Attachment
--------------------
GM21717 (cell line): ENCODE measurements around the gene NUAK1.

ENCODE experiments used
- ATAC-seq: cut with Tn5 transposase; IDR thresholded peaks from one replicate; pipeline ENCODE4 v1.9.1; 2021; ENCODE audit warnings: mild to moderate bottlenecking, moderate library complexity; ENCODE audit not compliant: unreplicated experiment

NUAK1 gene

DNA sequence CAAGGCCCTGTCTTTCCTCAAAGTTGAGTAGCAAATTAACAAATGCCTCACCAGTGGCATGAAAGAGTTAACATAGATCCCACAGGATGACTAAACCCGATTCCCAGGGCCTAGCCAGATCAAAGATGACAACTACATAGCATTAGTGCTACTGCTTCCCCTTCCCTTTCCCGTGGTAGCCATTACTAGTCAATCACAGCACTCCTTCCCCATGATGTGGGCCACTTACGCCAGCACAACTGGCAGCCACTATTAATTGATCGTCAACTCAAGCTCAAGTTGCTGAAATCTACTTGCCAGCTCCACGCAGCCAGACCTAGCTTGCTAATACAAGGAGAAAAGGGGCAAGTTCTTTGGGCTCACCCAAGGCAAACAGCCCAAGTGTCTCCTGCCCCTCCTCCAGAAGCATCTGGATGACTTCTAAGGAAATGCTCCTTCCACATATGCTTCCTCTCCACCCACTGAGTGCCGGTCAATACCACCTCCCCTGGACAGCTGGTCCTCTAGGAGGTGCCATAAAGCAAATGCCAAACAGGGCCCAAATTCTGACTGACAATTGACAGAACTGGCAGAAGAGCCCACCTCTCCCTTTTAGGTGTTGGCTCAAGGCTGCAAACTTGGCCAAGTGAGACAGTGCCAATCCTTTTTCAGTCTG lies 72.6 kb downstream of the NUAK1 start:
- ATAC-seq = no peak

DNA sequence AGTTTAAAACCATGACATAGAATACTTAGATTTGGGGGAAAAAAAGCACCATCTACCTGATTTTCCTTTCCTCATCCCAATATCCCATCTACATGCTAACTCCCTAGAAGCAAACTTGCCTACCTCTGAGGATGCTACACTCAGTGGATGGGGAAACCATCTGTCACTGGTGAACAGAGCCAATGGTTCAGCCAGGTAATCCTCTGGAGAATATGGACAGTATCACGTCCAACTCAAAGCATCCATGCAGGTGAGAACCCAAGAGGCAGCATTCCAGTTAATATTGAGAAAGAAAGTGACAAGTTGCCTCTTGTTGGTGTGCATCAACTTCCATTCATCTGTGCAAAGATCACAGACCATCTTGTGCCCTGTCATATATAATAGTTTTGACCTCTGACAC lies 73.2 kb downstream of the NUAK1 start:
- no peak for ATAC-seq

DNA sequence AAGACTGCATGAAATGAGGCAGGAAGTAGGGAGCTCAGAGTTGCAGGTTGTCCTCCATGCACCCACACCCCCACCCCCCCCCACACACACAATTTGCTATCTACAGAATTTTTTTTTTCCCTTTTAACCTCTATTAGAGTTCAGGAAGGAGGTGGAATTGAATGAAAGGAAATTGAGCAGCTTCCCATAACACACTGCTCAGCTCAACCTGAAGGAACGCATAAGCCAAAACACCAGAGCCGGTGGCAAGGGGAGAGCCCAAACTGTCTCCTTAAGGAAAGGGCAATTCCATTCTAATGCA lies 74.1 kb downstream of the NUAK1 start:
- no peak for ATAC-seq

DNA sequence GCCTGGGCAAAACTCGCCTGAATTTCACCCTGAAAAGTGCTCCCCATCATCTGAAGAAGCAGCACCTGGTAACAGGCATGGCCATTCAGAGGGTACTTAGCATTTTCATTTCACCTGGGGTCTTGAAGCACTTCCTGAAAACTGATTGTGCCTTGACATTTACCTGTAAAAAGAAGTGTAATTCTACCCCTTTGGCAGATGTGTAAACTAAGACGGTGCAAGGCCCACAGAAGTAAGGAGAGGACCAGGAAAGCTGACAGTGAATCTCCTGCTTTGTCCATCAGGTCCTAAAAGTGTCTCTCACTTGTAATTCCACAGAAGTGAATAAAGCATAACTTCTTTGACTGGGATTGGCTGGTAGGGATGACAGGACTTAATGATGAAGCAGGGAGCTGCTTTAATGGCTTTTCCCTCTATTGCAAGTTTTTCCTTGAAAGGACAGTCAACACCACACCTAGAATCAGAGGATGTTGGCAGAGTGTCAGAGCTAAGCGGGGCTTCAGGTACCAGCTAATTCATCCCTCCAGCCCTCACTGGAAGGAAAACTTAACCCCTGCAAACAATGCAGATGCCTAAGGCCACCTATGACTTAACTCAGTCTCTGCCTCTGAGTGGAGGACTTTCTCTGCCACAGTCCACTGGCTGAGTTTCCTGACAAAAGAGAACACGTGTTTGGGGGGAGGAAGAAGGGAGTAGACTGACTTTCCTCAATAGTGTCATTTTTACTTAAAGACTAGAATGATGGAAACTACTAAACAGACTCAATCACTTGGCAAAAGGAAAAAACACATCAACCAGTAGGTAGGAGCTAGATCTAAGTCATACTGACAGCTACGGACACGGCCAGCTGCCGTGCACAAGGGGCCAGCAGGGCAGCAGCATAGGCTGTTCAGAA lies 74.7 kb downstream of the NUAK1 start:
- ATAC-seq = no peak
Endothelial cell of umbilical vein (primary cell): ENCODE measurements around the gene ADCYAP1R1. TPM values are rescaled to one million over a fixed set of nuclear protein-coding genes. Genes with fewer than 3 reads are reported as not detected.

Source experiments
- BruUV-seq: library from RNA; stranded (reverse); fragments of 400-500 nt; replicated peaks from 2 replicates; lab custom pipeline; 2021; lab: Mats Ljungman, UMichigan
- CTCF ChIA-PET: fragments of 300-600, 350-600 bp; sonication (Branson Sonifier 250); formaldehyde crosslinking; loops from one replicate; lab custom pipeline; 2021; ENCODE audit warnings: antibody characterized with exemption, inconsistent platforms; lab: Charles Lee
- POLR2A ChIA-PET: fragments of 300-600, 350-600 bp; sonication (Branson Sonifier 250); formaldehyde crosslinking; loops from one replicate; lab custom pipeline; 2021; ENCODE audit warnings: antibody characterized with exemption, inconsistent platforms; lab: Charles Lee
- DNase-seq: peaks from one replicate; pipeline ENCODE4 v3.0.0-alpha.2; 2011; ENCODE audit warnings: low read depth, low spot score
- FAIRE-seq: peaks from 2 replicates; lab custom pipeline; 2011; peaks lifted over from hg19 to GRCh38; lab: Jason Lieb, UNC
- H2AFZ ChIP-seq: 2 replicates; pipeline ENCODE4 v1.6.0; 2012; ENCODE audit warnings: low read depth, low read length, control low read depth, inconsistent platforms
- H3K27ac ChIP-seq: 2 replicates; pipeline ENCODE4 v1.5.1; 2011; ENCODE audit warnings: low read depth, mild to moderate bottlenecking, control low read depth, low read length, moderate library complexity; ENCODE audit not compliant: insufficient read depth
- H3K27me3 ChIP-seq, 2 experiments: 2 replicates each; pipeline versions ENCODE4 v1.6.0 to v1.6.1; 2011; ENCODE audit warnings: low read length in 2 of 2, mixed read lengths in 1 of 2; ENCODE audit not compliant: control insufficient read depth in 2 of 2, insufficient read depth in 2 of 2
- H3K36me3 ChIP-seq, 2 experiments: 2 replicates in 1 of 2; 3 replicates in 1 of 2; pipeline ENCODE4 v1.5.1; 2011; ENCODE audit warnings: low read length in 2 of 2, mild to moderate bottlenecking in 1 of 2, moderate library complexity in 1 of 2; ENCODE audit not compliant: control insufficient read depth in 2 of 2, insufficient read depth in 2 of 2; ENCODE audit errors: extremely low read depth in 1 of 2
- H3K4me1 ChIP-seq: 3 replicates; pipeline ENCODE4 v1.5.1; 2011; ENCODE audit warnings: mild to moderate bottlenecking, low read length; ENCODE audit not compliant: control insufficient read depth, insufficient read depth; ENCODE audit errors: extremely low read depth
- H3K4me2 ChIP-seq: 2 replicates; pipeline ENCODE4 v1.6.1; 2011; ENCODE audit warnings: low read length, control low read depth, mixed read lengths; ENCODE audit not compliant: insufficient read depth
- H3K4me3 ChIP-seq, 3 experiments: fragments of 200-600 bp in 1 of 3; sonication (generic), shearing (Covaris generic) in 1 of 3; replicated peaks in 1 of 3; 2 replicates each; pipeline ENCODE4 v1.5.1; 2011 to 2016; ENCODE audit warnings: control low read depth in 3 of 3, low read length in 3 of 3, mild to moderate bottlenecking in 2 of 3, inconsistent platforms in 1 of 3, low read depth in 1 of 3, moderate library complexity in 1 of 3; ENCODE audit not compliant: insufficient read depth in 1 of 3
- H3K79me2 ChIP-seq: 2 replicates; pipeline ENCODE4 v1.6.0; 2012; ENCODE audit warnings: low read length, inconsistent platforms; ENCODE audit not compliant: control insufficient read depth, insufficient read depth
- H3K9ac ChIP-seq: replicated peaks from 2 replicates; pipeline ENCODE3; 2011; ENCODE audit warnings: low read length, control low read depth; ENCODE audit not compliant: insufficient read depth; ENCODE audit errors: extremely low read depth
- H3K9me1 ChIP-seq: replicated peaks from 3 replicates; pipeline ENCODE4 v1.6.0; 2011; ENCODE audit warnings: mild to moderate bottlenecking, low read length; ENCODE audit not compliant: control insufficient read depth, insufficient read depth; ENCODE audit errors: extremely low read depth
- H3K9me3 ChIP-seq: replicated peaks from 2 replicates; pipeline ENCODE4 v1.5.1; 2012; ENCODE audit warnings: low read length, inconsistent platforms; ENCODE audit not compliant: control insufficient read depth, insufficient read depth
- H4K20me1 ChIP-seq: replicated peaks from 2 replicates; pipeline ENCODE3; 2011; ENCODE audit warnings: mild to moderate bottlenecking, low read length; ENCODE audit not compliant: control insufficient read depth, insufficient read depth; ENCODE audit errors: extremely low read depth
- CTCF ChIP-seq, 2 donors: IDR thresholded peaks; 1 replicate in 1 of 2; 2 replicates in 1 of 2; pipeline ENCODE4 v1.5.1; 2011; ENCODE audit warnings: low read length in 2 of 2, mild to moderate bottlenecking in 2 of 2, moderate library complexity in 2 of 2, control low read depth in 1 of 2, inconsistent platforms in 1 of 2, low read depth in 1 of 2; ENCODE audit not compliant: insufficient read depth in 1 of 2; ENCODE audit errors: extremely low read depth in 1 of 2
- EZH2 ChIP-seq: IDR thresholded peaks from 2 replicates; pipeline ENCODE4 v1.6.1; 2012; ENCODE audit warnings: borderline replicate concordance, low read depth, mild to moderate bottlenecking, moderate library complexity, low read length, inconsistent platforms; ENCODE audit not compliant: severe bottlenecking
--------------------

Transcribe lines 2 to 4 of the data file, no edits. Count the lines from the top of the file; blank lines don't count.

ENCODE experiments used
- ATAC-seq: cut with Tn5 transposase; IDR thresholded peaks from one replicate; pipeline ENCODE4 v1.9.1; 2021; ENCODE audit warnings: mild to moderate bottlenecking, moderate library complexity; ENCODE audit not compliant: unreplicated experiment

NUAK1 gene